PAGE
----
If you listen to Tea Party favorites such as congressional candidate Craig Huey, the reason why we have such a big deficit is that the U.S. is bankrupting itself with entitlements.
Yet one of the biggest causes of the economic mess we now face is the Republican-initiated Iraq War.
The death of Osama bin Laden shows more than ever how much of a waste our presence in Iraq has been.
The trail to bin Laden began with the capture of Khalid Sheikh Mohammed in Pakistan by that country’s security forces, which turned him over to the United States. Mohammed’s interrogation produced other intelligence activity in Afghanistan and Pakistan that ultimately led to finding bin Laden.
Iraq did not figure into the process.
The Iraq War was unnecessary, justified by a threat of weapons of mass destruction that were never found. More than 4,444 U.S. soldiers have been killed with 32,051 seriously wounded. The war will cost more than $3 trillion, including billions that are unaccounted for, and it is financed with borrowed money.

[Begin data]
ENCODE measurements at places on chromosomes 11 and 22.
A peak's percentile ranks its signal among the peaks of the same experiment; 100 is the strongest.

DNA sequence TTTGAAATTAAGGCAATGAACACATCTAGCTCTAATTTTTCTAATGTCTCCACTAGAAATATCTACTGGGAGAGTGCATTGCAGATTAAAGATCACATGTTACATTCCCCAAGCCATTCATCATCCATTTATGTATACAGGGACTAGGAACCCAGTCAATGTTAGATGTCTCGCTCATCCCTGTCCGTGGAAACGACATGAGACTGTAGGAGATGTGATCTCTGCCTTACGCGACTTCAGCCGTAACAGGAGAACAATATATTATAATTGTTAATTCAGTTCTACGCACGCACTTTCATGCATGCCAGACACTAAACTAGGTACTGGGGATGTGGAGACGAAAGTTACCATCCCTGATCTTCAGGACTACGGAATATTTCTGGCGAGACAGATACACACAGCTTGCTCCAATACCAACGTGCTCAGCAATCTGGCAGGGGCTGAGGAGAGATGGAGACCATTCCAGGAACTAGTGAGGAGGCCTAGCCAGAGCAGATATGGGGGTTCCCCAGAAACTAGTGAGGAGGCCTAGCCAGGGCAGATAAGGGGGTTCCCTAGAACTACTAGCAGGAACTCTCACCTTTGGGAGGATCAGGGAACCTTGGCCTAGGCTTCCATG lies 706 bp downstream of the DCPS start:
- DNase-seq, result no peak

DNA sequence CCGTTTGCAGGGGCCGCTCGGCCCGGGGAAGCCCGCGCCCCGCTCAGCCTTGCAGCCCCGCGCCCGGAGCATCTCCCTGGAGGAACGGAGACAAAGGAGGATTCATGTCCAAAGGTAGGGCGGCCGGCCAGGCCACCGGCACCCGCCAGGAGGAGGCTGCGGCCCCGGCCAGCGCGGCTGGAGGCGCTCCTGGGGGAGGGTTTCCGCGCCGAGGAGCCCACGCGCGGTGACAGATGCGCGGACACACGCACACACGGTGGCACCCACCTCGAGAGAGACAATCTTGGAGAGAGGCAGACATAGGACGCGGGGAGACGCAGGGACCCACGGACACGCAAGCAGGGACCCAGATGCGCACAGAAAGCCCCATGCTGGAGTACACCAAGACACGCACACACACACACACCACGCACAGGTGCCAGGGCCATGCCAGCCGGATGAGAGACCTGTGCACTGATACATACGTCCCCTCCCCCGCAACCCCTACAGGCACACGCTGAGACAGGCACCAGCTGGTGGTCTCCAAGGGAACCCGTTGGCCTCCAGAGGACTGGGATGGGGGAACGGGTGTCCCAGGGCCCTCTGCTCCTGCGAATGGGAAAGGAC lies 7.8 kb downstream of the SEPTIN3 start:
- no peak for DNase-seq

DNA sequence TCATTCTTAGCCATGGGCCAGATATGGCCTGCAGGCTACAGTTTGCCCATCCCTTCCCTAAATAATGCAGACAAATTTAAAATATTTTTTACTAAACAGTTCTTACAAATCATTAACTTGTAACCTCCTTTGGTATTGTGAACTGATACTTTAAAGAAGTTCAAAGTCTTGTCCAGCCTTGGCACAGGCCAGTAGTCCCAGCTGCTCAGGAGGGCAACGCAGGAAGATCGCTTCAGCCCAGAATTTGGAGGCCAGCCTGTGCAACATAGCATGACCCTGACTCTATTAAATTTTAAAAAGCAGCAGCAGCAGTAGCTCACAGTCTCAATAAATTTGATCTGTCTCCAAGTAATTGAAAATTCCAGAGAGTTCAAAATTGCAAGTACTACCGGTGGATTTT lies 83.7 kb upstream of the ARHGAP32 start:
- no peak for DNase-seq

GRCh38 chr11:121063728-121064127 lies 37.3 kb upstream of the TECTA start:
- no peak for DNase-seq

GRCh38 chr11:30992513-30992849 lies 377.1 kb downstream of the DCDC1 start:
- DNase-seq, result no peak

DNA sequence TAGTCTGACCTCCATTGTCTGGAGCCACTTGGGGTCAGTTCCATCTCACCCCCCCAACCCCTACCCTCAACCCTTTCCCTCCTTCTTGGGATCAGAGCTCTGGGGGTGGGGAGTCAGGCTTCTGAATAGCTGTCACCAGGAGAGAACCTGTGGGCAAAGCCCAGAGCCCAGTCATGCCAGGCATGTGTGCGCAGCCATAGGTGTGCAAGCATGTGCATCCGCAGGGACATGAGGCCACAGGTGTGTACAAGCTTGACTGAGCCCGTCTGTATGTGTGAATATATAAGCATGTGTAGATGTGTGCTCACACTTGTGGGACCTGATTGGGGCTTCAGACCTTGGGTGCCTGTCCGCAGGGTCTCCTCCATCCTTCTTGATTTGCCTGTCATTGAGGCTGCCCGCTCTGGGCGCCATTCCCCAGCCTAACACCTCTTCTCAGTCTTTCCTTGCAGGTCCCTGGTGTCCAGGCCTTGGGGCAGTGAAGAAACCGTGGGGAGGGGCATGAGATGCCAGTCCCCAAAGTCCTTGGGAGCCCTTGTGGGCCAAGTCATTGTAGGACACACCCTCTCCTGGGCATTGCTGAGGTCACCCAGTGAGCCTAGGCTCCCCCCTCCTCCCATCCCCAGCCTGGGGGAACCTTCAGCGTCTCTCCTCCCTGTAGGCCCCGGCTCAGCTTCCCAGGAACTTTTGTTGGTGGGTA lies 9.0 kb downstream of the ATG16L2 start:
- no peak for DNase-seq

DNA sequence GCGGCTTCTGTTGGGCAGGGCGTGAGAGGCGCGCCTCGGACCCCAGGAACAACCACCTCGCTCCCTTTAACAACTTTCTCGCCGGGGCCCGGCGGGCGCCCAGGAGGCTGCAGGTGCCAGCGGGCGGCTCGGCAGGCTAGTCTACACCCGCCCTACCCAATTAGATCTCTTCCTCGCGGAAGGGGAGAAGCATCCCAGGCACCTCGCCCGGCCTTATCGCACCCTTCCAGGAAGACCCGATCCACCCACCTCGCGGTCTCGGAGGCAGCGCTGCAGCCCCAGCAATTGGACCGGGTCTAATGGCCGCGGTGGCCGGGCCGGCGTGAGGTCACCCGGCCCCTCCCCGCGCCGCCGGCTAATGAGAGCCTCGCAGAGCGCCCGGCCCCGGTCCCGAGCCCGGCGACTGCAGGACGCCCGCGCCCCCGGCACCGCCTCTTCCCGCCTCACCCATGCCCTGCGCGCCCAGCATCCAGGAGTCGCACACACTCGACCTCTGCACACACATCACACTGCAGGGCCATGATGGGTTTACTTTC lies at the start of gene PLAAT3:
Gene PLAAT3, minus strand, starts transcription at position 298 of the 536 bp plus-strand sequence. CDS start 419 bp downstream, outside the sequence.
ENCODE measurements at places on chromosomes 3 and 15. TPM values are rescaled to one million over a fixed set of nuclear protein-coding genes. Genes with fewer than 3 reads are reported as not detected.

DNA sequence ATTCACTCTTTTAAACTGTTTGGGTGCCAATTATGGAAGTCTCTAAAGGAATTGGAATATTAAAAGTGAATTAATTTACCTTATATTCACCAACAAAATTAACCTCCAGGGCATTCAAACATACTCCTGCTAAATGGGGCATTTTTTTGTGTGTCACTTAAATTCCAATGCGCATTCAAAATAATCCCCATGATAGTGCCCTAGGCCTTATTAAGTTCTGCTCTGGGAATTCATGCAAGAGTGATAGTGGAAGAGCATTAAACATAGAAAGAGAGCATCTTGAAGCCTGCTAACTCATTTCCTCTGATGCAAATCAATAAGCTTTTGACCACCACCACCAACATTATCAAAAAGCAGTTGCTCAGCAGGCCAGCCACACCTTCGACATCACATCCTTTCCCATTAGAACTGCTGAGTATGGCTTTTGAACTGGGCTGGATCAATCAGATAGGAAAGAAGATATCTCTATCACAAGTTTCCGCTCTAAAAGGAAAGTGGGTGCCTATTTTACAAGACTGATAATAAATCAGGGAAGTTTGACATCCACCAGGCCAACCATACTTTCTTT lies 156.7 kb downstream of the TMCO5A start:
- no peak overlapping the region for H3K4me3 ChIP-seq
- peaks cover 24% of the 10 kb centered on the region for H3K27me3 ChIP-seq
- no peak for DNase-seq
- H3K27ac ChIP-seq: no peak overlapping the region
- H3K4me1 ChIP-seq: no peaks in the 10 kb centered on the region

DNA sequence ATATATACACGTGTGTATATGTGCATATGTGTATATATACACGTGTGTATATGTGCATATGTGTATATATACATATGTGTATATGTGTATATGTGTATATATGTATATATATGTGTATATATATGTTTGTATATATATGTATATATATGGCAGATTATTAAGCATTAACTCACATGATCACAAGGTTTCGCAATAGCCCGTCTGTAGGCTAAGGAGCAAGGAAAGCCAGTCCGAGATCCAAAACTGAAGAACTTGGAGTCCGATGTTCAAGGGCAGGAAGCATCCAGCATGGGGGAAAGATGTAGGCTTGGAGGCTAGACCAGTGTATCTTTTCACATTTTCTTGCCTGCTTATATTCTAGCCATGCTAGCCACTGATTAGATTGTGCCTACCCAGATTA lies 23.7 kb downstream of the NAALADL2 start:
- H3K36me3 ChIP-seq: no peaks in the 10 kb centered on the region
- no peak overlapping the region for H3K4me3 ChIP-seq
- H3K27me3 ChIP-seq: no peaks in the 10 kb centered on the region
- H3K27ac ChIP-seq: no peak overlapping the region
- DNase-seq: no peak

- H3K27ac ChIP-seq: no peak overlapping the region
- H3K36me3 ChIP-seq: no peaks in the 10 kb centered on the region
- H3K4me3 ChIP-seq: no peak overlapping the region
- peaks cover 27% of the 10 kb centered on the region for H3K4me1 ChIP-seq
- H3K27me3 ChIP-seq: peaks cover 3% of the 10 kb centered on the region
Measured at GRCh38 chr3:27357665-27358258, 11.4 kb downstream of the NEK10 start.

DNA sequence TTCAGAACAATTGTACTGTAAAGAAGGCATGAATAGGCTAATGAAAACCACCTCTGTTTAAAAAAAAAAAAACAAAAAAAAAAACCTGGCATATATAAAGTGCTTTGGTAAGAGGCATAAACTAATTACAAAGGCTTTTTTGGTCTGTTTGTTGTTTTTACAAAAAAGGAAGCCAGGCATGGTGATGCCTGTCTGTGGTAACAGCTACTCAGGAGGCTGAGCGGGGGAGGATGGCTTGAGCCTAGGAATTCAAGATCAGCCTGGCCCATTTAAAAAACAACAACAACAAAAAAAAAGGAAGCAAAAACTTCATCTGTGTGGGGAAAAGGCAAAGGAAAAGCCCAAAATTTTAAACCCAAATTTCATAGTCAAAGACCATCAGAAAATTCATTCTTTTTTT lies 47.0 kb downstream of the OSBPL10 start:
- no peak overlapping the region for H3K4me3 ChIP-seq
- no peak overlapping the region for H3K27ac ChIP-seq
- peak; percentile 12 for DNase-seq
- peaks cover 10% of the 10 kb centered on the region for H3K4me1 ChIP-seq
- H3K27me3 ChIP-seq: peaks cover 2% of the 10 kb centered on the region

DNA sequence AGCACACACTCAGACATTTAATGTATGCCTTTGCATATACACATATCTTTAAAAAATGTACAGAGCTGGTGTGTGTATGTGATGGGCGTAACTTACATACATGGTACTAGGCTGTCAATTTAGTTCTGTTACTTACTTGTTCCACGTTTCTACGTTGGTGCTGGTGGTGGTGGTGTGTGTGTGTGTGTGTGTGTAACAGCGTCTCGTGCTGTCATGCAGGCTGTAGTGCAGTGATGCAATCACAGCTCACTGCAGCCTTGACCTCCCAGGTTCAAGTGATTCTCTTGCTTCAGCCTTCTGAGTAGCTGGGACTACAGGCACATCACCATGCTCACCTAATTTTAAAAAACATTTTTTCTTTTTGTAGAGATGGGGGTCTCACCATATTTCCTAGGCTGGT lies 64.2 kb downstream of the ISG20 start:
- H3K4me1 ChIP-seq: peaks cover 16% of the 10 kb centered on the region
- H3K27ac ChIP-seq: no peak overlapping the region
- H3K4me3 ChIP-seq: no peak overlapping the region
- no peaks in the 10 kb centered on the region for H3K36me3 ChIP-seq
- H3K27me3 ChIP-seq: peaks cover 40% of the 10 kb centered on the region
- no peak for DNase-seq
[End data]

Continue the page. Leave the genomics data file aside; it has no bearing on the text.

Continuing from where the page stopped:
Those numbers can be a little daunting, so let me put it another way: The war in Iraq will cost each American approximately $10,000.
That spending has directly affected America’s ability to fund social programs and to bring down unemployment by stimulating the economy with needed infrastructure improvements.
Yet the Republicans in Congress are focusing their attention on cutting discretionary domestic spending as a condition for raising the debt limit.
Huey himself backs continued high military spending.
The war in Afghanistan could still go either way. Both sides claim they are winning. If we cut and run now, the Taliban will fill the vacuum.
I am not optimistic. Afghanistan is a tribal country with one of the most corrupt central governments in the world. The drawdown of forces should start as scheduled this summer in Afghanistan, with a speed to be determined by conditions on the ground.
But when it comes to Iraq, one of the best ways we can cut the deficit is to maintain the timetable for the Iraqi drawdown with U.S. forces totally out of the country by year-end.
On July 12, vote for a congressional candidate who takes that unequivocal position.